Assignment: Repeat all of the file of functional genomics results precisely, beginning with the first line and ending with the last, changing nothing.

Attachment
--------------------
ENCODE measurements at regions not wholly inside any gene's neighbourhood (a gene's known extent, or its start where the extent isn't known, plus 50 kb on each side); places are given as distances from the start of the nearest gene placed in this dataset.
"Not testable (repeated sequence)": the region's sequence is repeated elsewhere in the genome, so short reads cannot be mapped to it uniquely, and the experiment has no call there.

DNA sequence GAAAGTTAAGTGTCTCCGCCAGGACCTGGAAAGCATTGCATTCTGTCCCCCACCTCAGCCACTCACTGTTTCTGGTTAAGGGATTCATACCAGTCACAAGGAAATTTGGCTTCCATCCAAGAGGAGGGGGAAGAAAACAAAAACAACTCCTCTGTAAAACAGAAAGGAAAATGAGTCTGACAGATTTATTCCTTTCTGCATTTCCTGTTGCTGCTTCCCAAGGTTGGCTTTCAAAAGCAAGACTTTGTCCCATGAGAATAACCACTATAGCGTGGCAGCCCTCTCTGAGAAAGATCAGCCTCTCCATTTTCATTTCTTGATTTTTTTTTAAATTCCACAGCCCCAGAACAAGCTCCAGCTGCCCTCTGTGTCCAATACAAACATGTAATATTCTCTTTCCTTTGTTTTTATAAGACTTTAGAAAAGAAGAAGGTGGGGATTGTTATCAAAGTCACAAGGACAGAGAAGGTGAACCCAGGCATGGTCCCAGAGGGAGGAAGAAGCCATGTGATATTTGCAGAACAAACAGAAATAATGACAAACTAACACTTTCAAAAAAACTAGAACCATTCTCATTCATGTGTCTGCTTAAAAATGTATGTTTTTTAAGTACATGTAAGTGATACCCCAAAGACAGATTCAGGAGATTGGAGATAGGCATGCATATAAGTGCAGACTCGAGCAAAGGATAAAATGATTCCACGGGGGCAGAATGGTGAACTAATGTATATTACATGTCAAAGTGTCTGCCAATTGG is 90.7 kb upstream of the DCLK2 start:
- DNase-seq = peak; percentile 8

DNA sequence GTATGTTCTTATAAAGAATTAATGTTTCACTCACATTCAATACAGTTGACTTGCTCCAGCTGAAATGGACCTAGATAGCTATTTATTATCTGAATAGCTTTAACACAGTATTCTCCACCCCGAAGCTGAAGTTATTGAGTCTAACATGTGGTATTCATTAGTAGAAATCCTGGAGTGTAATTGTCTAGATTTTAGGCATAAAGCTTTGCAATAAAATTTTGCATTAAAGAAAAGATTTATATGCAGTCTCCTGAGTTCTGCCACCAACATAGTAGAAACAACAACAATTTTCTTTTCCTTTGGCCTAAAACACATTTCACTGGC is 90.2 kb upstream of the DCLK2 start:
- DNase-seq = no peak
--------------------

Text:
ENCODE measurements at regions not wholly inside any gene's neighbourhood (a gene's known extent, or its start where the extent isn't known, plus 50 kb on each side); places are given as distances from the start of the nearest gene placed in this dataset.
"Not testable (repeated sequence)": the region's sequence is repeated elsewhere in the genome, so short reads cannot be mapped to it uniquely, and the experiment has no call there.

DNA sequence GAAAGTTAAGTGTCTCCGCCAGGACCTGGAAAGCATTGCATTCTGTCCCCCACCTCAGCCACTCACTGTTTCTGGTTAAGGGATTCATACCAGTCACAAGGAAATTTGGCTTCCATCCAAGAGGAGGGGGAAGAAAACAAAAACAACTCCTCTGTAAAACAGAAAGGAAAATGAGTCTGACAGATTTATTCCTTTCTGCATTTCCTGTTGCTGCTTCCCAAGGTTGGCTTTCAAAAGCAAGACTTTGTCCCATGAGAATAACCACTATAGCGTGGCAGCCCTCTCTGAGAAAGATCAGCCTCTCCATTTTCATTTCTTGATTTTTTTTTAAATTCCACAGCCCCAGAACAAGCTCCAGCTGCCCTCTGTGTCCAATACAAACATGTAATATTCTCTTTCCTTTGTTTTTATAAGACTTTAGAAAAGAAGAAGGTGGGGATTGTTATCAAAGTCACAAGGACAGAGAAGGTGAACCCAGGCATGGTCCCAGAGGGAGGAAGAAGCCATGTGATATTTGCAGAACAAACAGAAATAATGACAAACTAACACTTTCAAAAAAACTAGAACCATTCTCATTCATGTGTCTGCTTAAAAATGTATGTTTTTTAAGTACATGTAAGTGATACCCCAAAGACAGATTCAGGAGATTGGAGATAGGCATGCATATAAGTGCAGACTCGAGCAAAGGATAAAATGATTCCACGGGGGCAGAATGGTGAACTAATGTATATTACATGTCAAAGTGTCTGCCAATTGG is 90.7 kb upstream of the DCLK2 start:
- DNase-seq = peak; percentile 8

DNA sequence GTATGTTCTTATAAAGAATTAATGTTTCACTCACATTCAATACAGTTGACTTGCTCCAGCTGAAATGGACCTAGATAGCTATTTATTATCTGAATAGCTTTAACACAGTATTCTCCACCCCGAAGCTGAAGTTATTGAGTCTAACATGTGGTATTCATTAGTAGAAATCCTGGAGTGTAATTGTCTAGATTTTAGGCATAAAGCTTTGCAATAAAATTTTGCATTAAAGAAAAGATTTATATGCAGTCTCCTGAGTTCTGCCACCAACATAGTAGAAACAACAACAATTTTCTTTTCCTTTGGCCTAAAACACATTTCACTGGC is 90.2 kb upstream of the DCLK2 start:
- DNase-seq = no peak